The government announced on Wednesday that the Election Commission (EC) has designated constituencies for this year’s planned election.
The state newspaper the New Light of Myanmar announced that further details would follow in special ‘supplements’ of daily newspapers.
There will be 330 constituencies nationwide, with a further 110 seats reserved for unelected members of the military in the ‘lower house’ or the some what inaccurately named Pyithu Hluttaw (People’s Parliament).
An Upper house named the ‘House of Nationalities’ or Amyotha Hluttaw will comprise 224 seats with 168 elected representative and 56 unelected members of the military.
Htun Aung Kyaw of the New Era People’s Party told DVB that he knew little about the latest developments, but suspects that the polling date would be announced soon.
Meanwhile Prime Minister elect, Daw Aung San Suu Kyi was quoted by AP stating that she believes the lack of a date for the election was because; “”there could be some problems among them [the military junta].”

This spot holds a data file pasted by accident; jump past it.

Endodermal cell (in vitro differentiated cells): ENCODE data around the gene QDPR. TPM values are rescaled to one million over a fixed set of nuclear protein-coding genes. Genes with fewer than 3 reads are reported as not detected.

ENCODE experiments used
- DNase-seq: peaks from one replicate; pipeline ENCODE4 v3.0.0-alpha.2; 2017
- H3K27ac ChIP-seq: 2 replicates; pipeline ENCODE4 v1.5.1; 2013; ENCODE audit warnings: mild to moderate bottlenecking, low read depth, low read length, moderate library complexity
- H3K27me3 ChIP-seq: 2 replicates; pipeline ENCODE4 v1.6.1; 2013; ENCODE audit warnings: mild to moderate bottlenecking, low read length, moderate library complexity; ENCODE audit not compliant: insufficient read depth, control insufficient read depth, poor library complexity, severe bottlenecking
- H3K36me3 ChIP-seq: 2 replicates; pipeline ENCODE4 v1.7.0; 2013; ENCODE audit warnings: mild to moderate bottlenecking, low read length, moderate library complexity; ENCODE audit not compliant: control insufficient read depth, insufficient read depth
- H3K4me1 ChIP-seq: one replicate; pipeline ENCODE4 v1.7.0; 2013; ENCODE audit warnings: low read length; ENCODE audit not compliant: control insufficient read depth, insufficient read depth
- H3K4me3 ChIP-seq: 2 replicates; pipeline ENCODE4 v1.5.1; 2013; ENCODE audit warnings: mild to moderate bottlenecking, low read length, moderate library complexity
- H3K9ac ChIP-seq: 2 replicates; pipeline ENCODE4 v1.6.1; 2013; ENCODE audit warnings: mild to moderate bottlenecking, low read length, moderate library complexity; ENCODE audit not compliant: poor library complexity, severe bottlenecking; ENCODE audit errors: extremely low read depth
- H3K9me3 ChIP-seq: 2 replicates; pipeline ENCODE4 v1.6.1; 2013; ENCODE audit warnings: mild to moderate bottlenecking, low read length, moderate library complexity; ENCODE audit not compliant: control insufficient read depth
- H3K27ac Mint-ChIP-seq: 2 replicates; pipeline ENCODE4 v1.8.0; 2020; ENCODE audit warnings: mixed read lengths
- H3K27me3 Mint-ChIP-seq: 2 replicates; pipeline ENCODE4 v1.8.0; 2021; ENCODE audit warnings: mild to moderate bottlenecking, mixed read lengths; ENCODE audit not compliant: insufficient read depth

The quote came after her lawyers met her at her house where she is being held because an American intruder broke in, which conveniently extended the length of her detention to beyond the election.
National League for Democracy (NLD) member and Suu Kyi representative, Nyan Win told AP meanwhile that she had warned that; “No system will work without any rule of law.”
This follows a long string of allegations surrounding the Union Solidarity Development Party (USDP), widely seen as the military party and its pre election tactics.
Parties will be allowed to own business’ which meant that the USDP’s precursor, the Union Solidarity Development Association (USDA) was gifted a number of state assets in recent privatisation drives by the military government, will simply transfer these assets to the new party which will be headed by current Prime Minister Thein Sein, giving them an overwhelming financial advantage.
Whilst further ominous signs became apparent this week as prospective candidates pleaded with the EC to stop handing over their details, which had been submitted to the EC, to the military intelligence, citing fears of harassment.
Campaigning laws were released in June and were similarly archaic and repressive banning as they did chanting slogans, campaigning in public or giving speeches that ‘can harm dignity or morality’.
Additional reporting by Ahunt Phone Myat